39. Keyword Trees: Threading • To match patterns in a text using a keyword tree: • Build keyword tree of patterns • “Thread” the text through the keyword tree

40. Keyword Trees: Threading (cont’d) • Threading is “complete” when we reach a leaf in the keyword tree • When threading is “complete,” we’ve found a pattern in the text

41. Suffix Trees=Collapsed Keyword Trees • Similar to keyword trees, except edges that form paths are collapsed • Each edge is labeled with a substring of a text • All internal edges have at least two outgoing edges • Leaves labeled by the index of the pattern.

42. Suffix Tree of a Text • Suffix trees of a text is constructed for all its suffixes ATCATG TCATG CATG ATG TG G Keyword Tree Suffix Tree

43. Suffix Tree of a Text • Suffix trees of a text is constructed for all its suffixes ATCATG TCATG CATG ATG TG G Keyword Tree Suffix Tree How much time does it take?

44. Suffix Tree of a Text • Suffix trees of a text is constructed for all its suffixes ATCATG TCATG CATG ATG TG G Keyword Tree Suffix Tree quadratic Time is linear in the total size of all suffixes, i.e., it is quadratic in the length of the text

45. Suffix Trees: Advantages • Suffix trees of a text is constructed for all its suffixes • Suffix trees build faster than keyword trees ATCATG TCATG CATG ATG TG G Keyword Tree Suffix Tree quadratic linear (Weiner suffix tree algorithm)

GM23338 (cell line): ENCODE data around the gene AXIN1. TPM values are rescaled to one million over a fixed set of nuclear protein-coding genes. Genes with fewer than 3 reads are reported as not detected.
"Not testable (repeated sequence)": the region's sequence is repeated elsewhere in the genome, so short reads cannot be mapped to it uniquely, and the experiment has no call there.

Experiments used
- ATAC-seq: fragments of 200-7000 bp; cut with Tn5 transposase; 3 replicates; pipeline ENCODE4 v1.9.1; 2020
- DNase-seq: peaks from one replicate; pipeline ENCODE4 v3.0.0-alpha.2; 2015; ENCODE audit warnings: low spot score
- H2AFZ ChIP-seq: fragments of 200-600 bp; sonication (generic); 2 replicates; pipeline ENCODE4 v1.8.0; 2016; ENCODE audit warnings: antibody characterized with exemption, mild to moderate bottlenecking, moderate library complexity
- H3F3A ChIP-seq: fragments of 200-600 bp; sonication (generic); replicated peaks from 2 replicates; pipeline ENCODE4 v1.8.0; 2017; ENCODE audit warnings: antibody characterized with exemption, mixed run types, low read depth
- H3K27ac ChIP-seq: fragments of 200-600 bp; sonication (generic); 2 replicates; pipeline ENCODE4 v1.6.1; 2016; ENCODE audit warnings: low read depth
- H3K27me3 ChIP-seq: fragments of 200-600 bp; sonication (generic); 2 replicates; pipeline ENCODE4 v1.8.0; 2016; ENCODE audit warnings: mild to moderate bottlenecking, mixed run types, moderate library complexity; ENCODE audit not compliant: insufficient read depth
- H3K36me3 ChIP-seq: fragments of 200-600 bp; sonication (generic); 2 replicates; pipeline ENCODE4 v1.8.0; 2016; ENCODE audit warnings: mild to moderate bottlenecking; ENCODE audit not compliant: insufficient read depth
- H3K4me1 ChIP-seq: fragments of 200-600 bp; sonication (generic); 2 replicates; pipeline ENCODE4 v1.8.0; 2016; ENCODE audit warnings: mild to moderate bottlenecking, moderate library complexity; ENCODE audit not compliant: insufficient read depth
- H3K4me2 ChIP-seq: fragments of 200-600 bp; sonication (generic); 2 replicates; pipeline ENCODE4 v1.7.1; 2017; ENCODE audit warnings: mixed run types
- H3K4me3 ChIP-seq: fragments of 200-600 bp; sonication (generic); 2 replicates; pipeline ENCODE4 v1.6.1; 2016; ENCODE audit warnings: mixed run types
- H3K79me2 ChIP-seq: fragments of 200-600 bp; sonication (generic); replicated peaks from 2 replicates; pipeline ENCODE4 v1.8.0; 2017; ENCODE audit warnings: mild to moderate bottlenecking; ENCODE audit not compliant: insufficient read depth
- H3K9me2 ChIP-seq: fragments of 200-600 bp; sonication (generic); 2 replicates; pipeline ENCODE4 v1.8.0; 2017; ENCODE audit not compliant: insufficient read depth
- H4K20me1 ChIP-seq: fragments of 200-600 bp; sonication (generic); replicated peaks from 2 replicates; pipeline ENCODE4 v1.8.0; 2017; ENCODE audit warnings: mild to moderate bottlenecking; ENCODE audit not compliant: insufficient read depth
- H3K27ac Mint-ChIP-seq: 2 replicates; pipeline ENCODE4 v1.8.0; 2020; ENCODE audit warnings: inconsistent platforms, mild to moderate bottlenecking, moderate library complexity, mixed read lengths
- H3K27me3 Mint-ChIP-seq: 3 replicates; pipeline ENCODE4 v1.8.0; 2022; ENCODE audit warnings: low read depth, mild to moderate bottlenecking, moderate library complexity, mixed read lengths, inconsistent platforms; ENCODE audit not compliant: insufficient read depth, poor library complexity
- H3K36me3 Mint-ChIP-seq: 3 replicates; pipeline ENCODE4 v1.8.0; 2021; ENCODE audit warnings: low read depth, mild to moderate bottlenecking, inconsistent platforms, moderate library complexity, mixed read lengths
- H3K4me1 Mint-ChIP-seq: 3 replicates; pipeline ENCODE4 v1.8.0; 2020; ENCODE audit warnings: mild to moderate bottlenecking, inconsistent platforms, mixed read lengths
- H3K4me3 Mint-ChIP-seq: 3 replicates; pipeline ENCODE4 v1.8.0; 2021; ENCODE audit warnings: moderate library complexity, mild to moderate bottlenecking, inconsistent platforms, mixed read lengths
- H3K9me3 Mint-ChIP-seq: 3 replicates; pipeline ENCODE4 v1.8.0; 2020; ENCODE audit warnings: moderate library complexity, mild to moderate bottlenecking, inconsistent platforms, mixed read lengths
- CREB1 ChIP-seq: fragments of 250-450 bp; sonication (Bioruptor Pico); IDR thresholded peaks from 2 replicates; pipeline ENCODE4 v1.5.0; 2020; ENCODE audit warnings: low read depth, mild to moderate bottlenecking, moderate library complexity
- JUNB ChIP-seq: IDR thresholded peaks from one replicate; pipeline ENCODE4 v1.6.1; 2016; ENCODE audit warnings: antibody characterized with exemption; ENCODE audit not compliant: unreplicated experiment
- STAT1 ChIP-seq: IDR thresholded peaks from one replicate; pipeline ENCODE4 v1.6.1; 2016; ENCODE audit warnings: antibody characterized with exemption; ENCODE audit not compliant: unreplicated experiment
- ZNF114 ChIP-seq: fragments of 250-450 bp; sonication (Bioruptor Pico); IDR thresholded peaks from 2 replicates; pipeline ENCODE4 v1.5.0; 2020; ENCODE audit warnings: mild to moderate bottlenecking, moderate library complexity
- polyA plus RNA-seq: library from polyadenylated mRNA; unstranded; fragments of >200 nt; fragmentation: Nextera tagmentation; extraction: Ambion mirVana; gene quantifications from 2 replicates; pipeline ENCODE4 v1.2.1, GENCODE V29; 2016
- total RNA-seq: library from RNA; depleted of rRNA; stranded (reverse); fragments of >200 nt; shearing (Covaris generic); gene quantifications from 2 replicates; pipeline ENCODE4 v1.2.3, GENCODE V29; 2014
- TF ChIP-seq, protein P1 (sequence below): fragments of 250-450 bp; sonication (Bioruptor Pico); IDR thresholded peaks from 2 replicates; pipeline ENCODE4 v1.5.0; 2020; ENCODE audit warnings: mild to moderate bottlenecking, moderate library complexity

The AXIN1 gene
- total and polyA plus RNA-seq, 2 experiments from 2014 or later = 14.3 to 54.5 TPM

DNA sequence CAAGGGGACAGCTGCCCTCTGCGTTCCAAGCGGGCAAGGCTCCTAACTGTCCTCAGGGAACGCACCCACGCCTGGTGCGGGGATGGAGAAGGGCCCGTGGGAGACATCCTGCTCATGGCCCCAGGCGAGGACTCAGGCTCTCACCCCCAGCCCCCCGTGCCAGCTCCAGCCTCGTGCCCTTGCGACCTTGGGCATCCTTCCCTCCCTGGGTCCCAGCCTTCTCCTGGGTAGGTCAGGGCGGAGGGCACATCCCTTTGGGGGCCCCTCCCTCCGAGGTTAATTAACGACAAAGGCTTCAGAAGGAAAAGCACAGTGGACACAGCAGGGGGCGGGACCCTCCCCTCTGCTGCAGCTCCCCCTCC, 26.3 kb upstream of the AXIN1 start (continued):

46. Use of Suffix Trees • Suffix trees hold all suffixes of a text • i.e., ATCGC: ATCGC, TCGC, CGC, GC, C • Builds in O(m) time for text of length m • To find any pattern of length n in a text: • Build suffix tree for text • Thread the pattern through the suffix tree • Can find pattern in text in O(n) time! • O(n + m) time for “Pattern Matching Problem” • Build suffix tree and lookup pattern

47. Pattern Matching with Suffix Trees SuffixTreePatternMatching(p,t) • Build suffix tree for text t • Thread pattern p through suffix tree • if threading is complete • output positions of all p-matching leaves in the tree • else • output “Pattern does not appear in text”

48. Suffix Trees: Example

49. Multiple Pattern Matching: Summary • Keyword and suffix trees are used to find patterns in a text • Keyword trees: • Build keyword tree of patterns, and thread text through it • Suffix trees: • Build suffix tree of text, and thread patterns through it

50. Approximate vs. Exact Pattern Matching • So far all we’ve seen exact pattern matching algorithms • Usually, because of mutations, it makes much more biological sense to find approximate pattern matches • Biologists often use fast heuristic approaches (rather than local alignment) to find approximate matches